5 Financial Subsidiary and Scope of Activities
Following the practice of other industry leaders (e.g., General Electric, Motorola, and Ford Motor Company), BMC established a wholly-owned, and separately incorporated, finance company to perform a dual function–to accommodate the credit needs of the parent but most importantly to finance parent company sales (hence the reference to such a firm as a captive finance company). Established in Nashville, Tennessee, Bertos Financial Services, Inc. (BFSI) promotes the sale of the parent’s products and services by engaged in the extension of credit. Specifically, BFSI extends wholesale financing to, and purchases retail installment contracts from, franchised dealers. Also, it offers various forms of insurance to customers and dealers to support the purchase and lease of equipment. Table 3 identifies the location of BFSI offices in the United States and the geographical market covered by each office. The company?s domestic network includes 10 regional offices and a wholly-owned subsidiary which engages solely in the financing and leasing of construction and trucking industry equipment on a national scale. Table 3 also identifies BFSI?s current presence abroad which is limited to three subsidiaries located in the following countries–Canada and Mexico (both members of the North American Free Trade Agreement), and the United Kingdom.
In its last meeting the BMC board felt that if the spectrum of credit activities pursued at home could be duplicated abroad it would add important impetus in the company?s international growth momentum. The board believes that establishment of finance companies in an additional number of select foreign countries would be instrumental in maximizing corporate investment returns. To this end it has requested an in-house study to screen foreign prospects and expressed the interest to review recommendations in its forthcoming meeting. It was under these circumstances that Bill Papas assigned the task for this study to Victoria.
6 Developing Criteria for Country Recommendation
To screen the best five prospects among the ten candidate countries for the establishment of subsidiary finance companies, Victoria thought appropriate to develop a set of criteria on which to base her recommendation. Although she could readily identify several key criteria, she felt she should give also due consideration to the rules and regulations governing bank operations in the candidate countries. Granted that the objective was not to set up commercial banks but finance companies; however, the banking regulatory framework provided an indication of the kind of credit and financial environment prevailing in these countries.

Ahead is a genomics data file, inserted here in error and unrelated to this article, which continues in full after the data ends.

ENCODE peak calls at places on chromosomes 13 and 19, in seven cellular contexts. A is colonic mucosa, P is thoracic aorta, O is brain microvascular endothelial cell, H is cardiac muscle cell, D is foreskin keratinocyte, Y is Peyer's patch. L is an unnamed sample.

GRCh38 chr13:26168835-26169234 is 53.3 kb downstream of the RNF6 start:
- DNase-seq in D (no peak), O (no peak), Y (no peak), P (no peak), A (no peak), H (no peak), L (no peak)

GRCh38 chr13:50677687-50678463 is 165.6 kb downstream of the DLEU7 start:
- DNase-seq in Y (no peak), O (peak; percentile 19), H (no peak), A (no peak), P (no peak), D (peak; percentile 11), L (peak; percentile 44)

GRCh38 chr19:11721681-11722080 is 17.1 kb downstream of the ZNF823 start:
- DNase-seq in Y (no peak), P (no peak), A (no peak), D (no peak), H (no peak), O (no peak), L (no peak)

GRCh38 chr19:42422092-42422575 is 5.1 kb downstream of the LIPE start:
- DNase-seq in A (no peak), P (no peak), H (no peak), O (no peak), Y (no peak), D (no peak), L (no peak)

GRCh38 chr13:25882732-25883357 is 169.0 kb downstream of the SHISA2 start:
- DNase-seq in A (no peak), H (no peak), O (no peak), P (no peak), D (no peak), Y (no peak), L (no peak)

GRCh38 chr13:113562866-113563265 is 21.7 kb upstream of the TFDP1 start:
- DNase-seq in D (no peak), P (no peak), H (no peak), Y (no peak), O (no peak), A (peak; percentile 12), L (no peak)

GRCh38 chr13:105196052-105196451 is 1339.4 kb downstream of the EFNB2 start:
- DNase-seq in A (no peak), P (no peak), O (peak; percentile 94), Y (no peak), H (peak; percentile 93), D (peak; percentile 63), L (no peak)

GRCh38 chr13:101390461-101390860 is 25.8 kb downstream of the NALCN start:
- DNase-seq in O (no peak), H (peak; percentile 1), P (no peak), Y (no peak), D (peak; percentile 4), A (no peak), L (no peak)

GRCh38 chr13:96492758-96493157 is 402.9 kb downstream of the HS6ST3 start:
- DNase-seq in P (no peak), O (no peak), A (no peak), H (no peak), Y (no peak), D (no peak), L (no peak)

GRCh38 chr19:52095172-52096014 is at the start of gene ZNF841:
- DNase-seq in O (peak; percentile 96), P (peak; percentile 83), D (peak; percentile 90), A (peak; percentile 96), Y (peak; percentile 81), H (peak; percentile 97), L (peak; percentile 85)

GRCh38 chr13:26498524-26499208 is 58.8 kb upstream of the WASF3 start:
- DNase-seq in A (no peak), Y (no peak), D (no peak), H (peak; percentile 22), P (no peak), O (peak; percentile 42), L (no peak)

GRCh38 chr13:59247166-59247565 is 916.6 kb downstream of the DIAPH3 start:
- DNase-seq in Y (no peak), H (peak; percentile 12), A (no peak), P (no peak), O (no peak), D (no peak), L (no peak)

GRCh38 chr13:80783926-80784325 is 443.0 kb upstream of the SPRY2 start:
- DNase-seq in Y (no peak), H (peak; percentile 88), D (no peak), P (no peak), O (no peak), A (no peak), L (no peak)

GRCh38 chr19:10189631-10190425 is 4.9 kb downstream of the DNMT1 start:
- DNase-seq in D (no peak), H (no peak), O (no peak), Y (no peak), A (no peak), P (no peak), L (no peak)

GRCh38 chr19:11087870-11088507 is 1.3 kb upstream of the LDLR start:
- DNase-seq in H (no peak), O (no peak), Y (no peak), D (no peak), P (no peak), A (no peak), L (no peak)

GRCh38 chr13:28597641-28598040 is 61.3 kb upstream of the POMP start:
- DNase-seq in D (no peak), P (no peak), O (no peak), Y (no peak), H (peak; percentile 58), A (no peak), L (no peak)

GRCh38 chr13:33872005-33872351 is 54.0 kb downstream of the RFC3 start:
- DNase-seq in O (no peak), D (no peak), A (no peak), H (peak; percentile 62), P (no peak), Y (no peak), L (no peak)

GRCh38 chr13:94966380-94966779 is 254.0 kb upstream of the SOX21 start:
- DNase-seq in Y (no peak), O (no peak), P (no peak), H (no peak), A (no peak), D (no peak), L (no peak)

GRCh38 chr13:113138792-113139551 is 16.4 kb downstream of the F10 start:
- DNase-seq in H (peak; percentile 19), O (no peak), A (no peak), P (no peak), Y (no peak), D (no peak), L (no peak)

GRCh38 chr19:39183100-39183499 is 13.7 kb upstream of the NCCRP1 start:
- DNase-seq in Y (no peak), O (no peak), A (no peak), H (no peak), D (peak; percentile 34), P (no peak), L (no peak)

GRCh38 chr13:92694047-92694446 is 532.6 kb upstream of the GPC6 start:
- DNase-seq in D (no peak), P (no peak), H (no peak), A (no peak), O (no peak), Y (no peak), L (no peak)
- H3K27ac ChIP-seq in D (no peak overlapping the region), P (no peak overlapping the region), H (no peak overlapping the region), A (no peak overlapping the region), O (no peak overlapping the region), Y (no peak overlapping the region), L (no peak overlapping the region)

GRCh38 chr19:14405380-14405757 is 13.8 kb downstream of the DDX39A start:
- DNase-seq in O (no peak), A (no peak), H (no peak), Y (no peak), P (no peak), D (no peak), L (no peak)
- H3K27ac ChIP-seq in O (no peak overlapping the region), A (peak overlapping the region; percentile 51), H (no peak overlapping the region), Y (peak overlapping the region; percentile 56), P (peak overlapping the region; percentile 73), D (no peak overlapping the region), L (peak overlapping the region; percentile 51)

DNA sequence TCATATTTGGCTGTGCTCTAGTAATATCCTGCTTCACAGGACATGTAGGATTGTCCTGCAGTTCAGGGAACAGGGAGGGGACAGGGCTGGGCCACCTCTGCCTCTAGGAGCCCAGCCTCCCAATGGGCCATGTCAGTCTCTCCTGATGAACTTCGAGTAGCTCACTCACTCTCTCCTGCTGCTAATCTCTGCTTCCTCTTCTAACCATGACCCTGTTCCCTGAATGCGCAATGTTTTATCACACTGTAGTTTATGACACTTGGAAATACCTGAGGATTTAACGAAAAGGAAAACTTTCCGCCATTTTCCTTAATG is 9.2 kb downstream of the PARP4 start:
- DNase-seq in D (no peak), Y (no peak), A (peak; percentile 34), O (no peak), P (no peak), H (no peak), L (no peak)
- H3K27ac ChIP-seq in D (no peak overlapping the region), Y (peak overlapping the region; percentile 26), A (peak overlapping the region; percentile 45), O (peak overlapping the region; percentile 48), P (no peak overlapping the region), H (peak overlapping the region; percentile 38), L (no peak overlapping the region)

Although the focus of her study was the best five foreign prospects, she felt important to defend her recommendation by also addressing the weaknesses of the excluded countries. She realized that this classification was only pertinent under present circumstances and that some of the excluded countries could realize latent opportunities to qualify for entry at a later time.
Figure 1 The FDI sequence: foreign presence and foreign direct investment
Source: Eiteman et al (2010), Figure 16.8 © 2010 Pearson Education, Inc. Reproduced by permission of Pearson Education, Inc.
Table 1 Financial highlights of BMC
Items Billions of dollars
Total revenues $44.9
Profit after taxes 3.5
Stockholders? equity 8.9
Source: Authors? analysis
Table 2 Breakdown of revenues by geographic region
Region Billions of dollars Percent
North America $19.7 43.88
EAME* 14.3 31.85
Latin America 4.5 10.02
Asia Pacific 6.4 14.25
Total $ 44.9 100.00
*Europe, Africa, and the Middle East. Source: Authors? analysis
Table 3 Bertos Financial Services, Inc.: Operations in the United States and abroad
Domestic Offices and Market Area Covered
Charlotte, North Carolina:Charlotte Area
Tempe, Arizona: Denver Area
Weatogue, Connecticut: Hartford Area
Houston, Texas: Houston Area
Jacksonville, Florida: Jacksonville Area
Rancho Santa Margarita, California: Los Angeles Area
Lenexa, Kansas: Minneapolis Area
Brentwood, Tennessee: Nashville/Indianapolis Area
Peoria, Illinois: Peoria Area
Bellevue, Washington: Seattle Area
Atlanta, Georgia: U.S. Equipment Financing Inc.
Subsidiary Companies Abroad
Bertos Financial Services, Inc.
GrupoFinancieroBertos Mexico, S.A. de C.V.
Monterrey, Nuevo León
Bertos Financial Services Limited
Birmingham, West Midlands
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Evaluating Markets to Invest Abroad Evaluating Markets to Invest Abroad ASSIGNMENT:After analyzing the following case, elaborate an answer for this question. 1. Identify the […]